In fact, all en-bloc sales are motivated by greed, worsened by en-bloc speculators who hope to make quick profits by flipping the properties without any feelings for the residents who do not want to sell. It is a load of rubbish to say that enbloc is good for rejuvenation of an estate. In this regard, I would suggest that the Government raise the percentage of approval required from the present 80 per cent to 90 per cent in order to protect the interests of the minority owners.

William Tay Kay Chiak

Straits Tiems 29 March 2008
No regrets: enbloc buyers that is
I REFER to Mr Lau Chee Kian’s ‘Sense of kampung in condos overstated’ (March 20) in response to Ms Susan Prior’s ‘En-bloc sales eroding our sense of kampung’ (March17). In almost all en-bloc sales, most owners wished they had not sold their homes because they realised too late.

Has no property developer, who has made purchases in hundreds of en-bloc sales so far, ever regretted its land-banking? For confirmation, we should hear from a horse’s mouth, as reported in the Business Times on Nov 15 last year, ‘S’pore home price gains set to slow’: ‘Mr Lim Ee Seng, chief executive officer of Frasers Centrepoint Group, one of the biggest buyers in en-bloc sales, says: ‘We are still looking to boost our land bank, but we are opportunistic and won’t pay current values because our costs would be too high.’ The price gain has helped the developer on earlier purchases of existing apartments, which are sold at a profit. An example is the St Thomas Suites development in the city’s downtown, where apartments were recently sold at $2,189 a square foot. ‘We bought the site of St Thomas Suites at $600 per square foot,’ said Mr Lim in the report. That’s a whopping 365 per cent profit that the Frasers Centrepoint Group has made. That’s why, with their ‘paltry windfall’, the majority owners will never be able to buy a replacement unit. Sad to say, they must regret and downgrade.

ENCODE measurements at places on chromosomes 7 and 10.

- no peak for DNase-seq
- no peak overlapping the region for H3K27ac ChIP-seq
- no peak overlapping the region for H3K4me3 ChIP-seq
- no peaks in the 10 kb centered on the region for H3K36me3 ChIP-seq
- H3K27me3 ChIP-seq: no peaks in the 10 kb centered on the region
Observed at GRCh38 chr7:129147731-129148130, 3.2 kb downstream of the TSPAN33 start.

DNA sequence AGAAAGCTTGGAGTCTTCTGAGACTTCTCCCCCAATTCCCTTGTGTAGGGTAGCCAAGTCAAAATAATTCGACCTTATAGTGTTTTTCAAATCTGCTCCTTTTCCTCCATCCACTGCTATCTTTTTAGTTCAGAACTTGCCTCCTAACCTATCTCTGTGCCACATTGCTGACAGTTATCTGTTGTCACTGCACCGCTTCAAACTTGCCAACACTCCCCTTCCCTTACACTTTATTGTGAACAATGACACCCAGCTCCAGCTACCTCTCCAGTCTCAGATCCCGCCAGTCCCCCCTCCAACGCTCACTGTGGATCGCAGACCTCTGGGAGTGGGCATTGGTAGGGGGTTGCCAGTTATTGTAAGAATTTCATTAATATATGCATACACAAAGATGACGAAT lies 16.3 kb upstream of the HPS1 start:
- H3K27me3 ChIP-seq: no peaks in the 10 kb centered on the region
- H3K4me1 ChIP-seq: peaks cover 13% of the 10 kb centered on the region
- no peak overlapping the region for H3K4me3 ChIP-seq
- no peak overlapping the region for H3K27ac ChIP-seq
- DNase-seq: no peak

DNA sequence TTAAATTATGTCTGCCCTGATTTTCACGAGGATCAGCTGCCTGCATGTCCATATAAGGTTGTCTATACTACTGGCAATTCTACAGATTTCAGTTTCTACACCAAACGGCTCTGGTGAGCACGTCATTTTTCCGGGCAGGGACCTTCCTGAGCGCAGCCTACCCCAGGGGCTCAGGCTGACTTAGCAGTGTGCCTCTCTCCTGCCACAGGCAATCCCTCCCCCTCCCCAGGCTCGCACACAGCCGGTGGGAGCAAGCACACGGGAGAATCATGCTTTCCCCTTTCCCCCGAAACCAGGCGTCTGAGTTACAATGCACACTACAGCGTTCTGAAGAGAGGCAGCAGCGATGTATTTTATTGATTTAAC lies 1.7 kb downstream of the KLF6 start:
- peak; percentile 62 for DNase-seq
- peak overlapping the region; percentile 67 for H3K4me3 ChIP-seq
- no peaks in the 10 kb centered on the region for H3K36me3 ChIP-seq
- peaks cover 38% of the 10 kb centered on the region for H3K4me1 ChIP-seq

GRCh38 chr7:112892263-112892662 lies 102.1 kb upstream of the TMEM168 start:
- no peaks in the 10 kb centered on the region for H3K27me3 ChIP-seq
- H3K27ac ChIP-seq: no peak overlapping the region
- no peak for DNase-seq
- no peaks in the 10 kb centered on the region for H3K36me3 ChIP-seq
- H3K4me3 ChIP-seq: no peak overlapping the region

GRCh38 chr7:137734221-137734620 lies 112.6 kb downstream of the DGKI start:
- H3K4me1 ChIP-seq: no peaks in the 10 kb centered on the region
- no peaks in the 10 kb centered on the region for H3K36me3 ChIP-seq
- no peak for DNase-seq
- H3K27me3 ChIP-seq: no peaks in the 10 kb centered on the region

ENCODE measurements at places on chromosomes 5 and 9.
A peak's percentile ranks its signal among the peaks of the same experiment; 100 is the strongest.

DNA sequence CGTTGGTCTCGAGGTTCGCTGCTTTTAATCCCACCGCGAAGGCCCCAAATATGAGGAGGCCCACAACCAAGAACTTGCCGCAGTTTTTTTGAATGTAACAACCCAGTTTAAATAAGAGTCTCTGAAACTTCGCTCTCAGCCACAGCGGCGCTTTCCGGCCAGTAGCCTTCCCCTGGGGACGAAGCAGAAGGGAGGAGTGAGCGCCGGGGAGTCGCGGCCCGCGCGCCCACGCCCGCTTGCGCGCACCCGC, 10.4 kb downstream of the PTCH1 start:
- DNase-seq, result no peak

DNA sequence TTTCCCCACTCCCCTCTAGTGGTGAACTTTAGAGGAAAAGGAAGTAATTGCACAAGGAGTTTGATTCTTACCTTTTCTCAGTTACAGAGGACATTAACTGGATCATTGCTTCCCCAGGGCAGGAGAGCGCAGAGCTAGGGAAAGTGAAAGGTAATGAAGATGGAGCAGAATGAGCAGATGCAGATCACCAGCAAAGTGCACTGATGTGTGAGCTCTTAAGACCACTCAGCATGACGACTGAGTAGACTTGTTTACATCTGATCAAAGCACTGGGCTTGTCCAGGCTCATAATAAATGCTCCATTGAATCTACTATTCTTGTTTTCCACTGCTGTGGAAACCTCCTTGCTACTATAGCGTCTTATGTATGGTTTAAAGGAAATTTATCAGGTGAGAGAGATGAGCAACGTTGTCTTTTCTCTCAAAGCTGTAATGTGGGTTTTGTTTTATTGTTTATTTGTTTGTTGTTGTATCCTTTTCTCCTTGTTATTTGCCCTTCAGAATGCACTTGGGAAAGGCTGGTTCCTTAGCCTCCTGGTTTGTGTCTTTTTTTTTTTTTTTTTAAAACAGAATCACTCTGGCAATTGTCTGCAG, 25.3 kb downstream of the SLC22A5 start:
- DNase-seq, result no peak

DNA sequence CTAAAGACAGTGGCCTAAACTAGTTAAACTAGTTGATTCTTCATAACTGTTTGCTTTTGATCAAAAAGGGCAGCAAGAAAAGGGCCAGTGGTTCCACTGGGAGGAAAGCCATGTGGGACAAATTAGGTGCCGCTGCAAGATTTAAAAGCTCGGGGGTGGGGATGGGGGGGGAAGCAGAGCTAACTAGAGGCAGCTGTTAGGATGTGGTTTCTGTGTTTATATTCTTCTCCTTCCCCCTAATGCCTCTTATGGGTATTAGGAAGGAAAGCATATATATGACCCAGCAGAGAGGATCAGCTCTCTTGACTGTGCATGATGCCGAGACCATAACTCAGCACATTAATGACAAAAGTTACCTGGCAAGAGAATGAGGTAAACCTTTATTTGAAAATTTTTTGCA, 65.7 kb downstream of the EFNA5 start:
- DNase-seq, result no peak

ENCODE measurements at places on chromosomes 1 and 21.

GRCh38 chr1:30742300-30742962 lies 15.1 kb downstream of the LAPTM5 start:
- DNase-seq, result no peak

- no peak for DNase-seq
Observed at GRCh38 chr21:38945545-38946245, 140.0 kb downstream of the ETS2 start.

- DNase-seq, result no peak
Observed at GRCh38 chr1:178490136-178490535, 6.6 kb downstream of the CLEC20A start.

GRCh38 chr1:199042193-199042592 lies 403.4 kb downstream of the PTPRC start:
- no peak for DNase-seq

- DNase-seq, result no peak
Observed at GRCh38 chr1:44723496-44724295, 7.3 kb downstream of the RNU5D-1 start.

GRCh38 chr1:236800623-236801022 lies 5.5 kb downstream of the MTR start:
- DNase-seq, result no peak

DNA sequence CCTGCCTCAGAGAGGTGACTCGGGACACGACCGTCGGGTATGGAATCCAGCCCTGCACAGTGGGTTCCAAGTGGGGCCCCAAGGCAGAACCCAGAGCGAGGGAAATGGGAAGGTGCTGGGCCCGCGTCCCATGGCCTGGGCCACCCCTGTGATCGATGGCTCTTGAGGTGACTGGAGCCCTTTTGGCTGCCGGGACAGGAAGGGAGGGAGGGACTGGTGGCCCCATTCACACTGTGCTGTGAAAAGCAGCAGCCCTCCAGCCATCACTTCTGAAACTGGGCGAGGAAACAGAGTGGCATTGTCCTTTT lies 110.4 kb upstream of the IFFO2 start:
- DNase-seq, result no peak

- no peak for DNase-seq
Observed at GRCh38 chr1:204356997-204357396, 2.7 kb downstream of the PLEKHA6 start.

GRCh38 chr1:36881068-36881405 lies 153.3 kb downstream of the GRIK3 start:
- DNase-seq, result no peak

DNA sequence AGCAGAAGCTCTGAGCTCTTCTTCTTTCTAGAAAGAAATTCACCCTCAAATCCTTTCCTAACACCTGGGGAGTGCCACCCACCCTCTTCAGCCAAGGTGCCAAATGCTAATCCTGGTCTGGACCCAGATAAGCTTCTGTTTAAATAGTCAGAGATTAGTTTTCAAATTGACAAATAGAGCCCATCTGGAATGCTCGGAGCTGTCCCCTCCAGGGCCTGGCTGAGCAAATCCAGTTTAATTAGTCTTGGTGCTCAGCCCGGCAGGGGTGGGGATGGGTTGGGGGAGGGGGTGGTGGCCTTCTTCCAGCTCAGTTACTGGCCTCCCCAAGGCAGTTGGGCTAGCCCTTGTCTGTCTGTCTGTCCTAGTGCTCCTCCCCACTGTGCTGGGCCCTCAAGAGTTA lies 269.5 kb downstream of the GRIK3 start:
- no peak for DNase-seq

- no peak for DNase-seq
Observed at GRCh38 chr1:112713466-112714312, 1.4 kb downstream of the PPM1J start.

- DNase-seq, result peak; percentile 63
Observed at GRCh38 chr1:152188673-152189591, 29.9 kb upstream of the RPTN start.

Mr Lau rightly points out: ‘The kampung era is long gone. The world has moved on.’ The tremendous advances in science and technology have transformed our way of life altogether, chief of which is changing us from a caring into an impersonal society. Fortunately, Singapore has led in the field of preserving our cultural heritage from being eroded by these negative influences. Singapore has, by and large, succeeded in preserving our core values shared by all in our multi-racial, multi-religious and multi-cultural society. And the ’sense of kampung’ embodied in our core values is part and parcel of our rich cultural heritage.

Admittedly, it is an uphill task to mobilise every Singaporean to imbibe the kampung spirit of yesteryear, but it is not an impossible task. The majority owners in an en-bloc sale cannot be regarded as a litmus test of their view on the ’sense of kampung’. Our uniquely Singapore has, against all odds, managed to accomplish almost everything that we have set our hearts and minds to do - most difficult of all is in uniting a people as pluralistic as Singapore into an almost homogenous nation in just 42 years. And it is a matter of time before the long and tedious process of re-moulding our people into this tremendous sense of kampung camaraderie bear fruits. Succeed we will.

Han Soon Juan

Straits Times 29 March 2008